Before he promoted the Alamo City as a destination, Price led group strategy and sales for Marriott International in Anaheim, Denver, Houston, Los Angeles and San Antonio.
He has helped steer the vision for numerous tourism boards and committees, including the Professional Convention Management Association, Meeting Professionals International, Valero Alamo Bowl, San Antonio Tourism, Paseo del Rio and San Antonio Hotel and Lodging Association.
“Arlington is primed to grow in many areas and I look forward to being a part of its continued success,” Price said.

What sets Arlington apart as one of the top meeting/tourism destinations in the U.S.?
Location is a definite strength for tourists and meetings groups, being just minutes from Dallas/Fort Worth International Airport. This makes our area an attractive option for the international traveler, in addition to making it a great choice for conventions and meetings to meet in the middle. Of course, venues like Cowboys Stadium, Rangers Ballpark in Arlington, the International Bowling Campus and Six Flags Over Texas offer the style, entertainment and uniqueness that allow us to continue hosting some of the world’s largest events. But it’s also the great people we have here. It’s a community that cares about and supports their tourism industry, and that hospitality keeps visitors coming back.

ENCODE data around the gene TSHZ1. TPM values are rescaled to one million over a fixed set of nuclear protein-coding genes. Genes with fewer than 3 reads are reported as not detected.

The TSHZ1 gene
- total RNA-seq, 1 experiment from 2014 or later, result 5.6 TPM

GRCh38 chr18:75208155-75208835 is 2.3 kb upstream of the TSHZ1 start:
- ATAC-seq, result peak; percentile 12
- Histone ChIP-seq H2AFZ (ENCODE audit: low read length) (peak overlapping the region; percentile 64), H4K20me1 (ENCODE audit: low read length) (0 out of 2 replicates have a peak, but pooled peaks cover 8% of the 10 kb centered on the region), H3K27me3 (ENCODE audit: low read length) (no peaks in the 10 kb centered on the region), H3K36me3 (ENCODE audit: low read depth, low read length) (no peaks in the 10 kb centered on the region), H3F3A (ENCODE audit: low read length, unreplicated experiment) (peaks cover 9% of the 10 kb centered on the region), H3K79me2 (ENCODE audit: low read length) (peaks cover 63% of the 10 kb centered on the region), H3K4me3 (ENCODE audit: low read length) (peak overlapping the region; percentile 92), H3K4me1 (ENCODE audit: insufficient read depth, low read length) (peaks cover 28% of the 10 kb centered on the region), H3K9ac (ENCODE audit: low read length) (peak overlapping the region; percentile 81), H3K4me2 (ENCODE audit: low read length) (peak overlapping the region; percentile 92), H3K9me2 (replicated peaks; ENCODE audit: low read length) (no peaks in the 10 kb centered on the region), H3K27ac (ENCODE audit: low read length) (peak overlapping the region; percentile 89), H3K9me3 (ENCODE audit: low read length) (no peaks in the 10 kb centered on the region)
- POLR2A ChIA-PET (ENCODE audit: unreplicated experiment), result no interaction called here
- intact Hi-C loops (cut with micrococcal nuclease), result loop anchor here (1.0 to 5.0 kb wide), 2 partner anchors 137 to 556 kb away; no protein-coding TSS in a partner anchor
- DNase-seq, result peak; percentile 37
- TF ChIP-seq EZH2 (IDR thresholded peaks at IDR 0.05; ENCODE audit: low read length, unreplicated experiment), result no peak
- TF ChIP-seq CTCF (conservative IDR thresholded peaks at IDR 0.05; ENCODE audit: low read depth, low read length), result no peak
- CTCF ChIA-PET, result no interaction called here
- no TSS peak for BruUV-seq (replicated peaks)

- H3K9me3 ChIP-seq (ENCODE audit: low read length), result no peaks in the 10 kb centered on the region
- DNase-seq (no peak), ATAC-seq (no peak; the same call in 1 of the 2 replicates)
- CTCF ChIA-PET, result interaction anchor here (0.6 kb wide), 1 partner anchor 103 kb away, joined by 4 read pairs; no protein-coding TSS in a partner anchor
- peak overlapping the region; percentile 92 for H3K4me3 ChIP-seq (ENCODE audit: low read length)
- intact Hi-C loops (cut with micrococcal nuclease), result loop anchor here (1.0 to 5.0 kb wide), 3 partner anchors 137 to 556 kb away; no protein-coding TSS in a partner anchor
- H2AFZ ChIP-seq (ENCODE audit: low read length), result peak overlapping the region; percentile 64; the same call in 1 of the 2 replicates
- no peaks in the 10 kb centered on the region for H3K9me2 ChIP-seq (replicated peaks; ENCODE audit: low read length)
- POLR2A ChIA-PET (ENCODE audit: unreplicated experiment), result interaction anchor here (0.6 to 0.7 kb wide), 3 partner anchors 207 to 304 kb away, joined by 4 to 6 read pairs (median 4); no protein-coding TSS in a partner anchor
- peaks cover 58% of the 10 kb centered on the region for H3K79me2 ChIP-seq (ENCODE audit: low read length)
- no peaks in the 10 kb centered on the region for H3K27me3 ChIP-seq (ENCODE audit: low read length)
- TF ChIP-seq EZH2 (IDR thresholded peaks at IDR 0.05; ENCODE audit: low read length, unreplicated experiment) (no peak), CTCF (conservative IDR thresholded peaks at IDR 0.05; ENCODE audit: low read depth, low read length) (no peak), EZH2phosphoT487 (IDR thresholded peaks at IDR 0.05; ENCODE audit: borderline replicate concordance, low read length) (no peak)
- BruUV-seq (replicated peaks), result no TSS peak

What kind of impact does tourism have on the local economy?
Imagine Arlington without a ballpark, a stadium, a theme park. The direct and trickle down impact that these venues have on our economy is tremendous. When groups come in for a convention or visitors come in for a game or day at Six Flags, they spend money outside of those venues, too. Our retail locations become shopping points for thousands; the restaurants stay busy; the hotels get full. Think about the people who work in those places. There are more than 10,000 jobs in Arlington because of tourism, and the average household pays hundreds less in taxes every year because of tourism. If tourism spending within Arlington had followed the national trend, it would have resulted in more than $81 million being taken out of the local economy, resulting in 1,800 jobs being lost. Instead, it was 8.4 percent higher. That is a positive